Milwaukee Bucks

Milwaukee Bucks Draft Board: Post-Lottery Edition

Jordan RodewaldContributor IIMay 21, 2014

Milwaukee Bucks Draft Board: Post-Lottery Edition

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    Tom Lynn/Associated Press

    The 2014 NBA draft lottery once again proved that things don't always work in favor of the team with the best odds. Unfortunately for the Milwaukee Bucks, that team was them this year.

    Now that they know where they'll be slotted, how does the team's draft board look heading into what will certainly be a huge night for the future of the franchise?

    Will they take the player who's most ready in Jabari Parker? Or will the potential of guys like Andrew Wiggins and Joel Embiid be too much to resist?

    Regardless of who they take, it's a crucial decision that will usher in a new era for better or worse.

    And while the aforementioned players could all go first, two of them will be available when the clock begins ticking for the Bucks.

    Not getting the top pick comes with a certain amount of sting, but in a draft with such a wealth of talent, does it really matter?

    The answer is no, at least when it comes to Milwaukee's draft board.

    Let's take a look.

1. Jabari Parker

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    Bob Leverone/Associated Press

    Jabari Parker is the one player who can immediately step in and fill some of the voids the Bucks were missing in 2013-14, making him the best fit for the team right now.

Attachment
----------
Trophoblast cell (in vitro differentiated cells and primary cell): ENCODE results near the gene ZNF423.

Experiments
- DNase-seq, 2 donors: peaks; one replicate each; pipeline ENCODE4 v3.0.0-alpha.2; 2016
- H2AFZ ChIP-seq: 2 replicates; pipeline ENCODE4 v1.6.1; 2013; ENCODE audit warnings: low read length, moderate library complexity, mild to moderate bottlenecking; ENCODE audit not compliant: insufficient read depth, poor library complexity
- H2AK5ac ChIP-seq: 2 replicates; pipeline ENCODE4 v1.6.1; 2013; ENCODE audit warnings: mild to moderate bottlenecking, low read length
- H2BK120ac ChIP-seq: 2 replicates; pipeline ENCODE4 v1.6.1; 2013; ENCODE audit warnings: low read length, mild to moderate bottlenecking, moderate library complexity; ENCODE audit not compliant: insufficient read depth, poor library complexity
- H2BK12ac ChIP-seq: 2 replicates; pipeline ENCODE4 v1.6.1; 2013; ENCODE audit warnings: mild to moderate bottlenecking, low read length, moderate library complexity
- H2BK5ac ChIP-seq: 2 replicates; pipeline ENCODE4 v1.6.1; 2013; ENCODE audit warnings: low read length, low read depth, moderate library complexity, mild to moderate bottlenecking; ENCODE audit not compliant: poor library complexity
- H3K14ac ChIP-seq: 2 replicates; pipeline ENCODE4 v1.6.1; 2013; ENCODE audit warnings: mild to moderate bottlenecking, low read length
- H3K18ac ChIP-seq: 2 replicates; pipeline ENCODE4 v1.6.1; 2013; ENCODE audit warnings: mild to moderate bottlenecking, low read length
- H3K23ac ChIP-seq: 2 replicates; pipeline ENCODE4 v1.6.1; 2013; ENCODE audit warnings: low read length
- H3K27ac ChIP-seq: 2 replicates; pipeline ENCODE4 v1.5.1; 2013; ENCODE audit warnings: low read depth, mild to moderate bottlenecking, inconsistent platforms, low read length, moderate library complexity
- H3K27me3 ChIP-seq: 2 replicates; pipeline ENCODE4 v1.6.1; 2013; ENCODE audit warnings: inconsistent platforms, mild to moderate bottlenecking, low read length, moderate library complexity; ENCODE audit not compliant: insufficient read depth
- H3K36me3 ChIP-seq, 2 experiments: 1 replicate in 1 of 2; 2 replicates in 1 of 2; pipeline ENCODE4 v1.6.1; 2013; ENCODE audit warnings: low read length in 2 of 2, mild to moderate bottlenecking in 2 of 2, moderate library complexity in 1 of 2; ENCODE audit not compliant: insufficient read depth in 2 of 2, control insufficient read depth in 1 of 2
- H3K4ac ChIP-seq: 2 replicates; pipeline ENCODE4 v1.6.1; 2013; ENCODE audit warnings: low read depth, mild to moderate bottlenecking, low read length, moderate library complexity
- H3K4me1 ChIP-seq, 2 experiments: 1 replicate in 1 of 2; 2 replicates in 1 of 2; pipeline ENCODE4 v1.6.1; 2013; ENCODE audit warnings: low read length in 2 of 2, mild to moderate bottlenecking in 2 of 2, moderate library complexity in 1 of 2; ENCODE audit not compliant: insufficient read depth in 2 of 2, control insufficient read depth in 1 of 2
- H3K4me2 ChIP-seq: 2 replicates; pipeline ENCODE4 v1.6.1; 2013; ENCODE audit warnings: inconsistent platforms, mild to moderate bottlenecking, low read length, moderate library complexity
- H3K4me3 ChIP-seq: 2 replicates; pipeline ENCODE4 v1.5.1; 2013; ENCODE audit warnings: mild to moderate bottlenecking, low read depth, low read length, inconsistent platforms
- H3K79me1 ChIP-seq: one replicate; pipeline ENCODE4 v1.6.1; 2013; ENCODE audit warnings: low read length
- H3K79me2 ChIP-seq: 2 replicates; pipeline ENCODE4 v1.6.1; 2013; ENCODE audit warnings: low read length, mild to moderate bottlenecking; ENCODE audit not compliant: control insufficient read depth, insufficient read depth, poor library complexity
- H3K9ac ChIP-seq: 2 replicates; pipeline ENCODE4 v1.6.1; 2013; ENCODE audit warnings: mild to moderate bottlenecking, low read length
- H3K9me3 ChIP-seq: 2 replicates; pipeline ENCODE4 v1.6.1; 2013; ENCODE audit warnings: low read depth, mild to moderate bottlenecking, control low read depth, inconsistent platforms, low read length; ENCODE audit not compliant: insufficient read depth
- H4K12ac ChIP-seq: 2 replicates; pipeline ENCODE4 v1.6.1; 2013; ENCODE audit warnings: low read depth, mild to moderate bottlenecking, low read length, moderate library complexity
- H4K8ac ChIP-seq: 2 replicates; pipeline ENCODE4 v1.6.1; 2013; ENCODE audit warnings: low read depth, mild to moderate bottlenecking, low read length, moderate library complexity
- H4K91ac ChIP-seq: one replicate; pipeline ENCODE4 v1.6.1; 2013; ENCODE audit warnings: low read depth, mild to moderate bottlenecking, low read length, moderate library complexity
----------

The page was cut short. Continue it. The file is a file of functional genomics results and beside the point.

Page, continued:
His offensive arsenal is the best out of anyone in the draft class, and he has the physical tools to compete at a high level from the get-go.

    In his lone season at Duke, Parker averaged 19.1 points, 8.7 rebounds and 1.2 assists while shooting 50.4 percent from the field and a respectable 35.8 percent from three-point territory.

    And he did so in a variety of ways. 

    Whether he was posting up smaller defenders or knocking down mid-range jump shots, Parker scored in every way you could think of. In fact, according to GoDuke.com, he broke or tied the freshman record for points, points per game, rebounds, double-doubles and 20-point games—among others.

    Given the history of Duke's program, that's impressive.

     

    Why He Fits: Parker could immediately fill a void in terms of scoring and efficiency for a team that ranked 28th in points per game and 26th in field-goal percentage. Not only that, but he's also considered a high-character individual and can help lead the Bucks as they usher in a new era.

    Why He Doesn't: The Bucks allowed opponents to score 103.7 points per game last season (ranking 25th), and Parker is far from a great defender. His addition would also require the team to regularly play Giannis Antetokounmpo at shooting guard or power forward, neither of which would be ideal long term.

2. Andrew Wiggins

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    Orlin Wagner/Associated Press

    Out of every player in this summer's draft, Andrew Wiggins possesses the greatest amount of upside.

    Wiggins, somewhat quietly, put together a stellar freshman season for the Kansas Jayhawks by averaging 17.1 points, 7.1 rebounds and 1.9 assists while shooting 49.3 percent from the field and 34.1 percent from three-point land.